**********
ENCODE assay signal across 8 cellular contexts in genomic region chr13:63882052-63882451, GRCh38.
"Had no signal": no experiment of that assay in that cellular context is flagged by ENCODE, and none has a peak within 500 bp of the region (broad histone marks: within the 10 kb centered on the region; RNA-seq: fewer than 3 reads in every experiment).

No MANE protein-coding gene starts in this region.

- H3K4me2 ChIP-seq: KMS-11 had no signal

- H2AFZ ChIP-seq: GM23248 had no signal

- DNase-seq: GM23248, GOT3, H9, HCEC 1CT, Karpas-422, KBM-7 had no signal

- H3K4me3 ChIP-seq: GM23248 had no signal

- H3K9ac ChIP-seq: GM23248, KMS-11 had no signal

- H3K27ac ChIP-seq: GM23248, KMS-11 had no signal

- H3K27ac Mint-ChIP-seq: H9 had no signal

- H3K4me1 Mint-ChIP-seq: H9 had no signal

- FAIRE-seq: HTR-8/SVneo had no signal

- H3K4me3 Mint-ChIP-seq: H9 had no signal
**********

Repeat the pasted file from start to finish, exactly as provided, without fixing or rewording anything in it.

ENCODE assay signal across 8 cellular contexts in genomic region chr13:63882052-63882451, GRCh38.
"Had no signal": no experiment of that assay in that cellular context is flagged by ENCODE, and none has a peak within 500 bp of the region (broad histone marks: within the 10 kb centered on the region; RNA-seq: fewer than 3 reads in every experiment).

No MANE protein-coding gene starts in this region.

- H3K4me2 ChIP-seq: KMS-11 had no signal

- H2AFZ ChIP-seq: GM23248 had no signal

- DNase-seq: GM23248, GOT3, H9, HCEC 1CT, Karpas-422, KBM-7 had no signal

- H3K4me3 ChIP-seq: GM23248 had no signal

- H3K9ac ChIP-seq: GM23248, KMS-11 had no signal

- H3K27ac ChIP-seq: GM23248, KMS-11 had no signal

- H3K27ac Mint-ChIP-seq: H9 had no signal

- H3K4me1 Mint-ChIP-seq: H9 had no signal

- FAIRE-seq: HTR-8/SVneo had no signal

- H3K4me3 Mint-ChIP-seq: H9 had no signal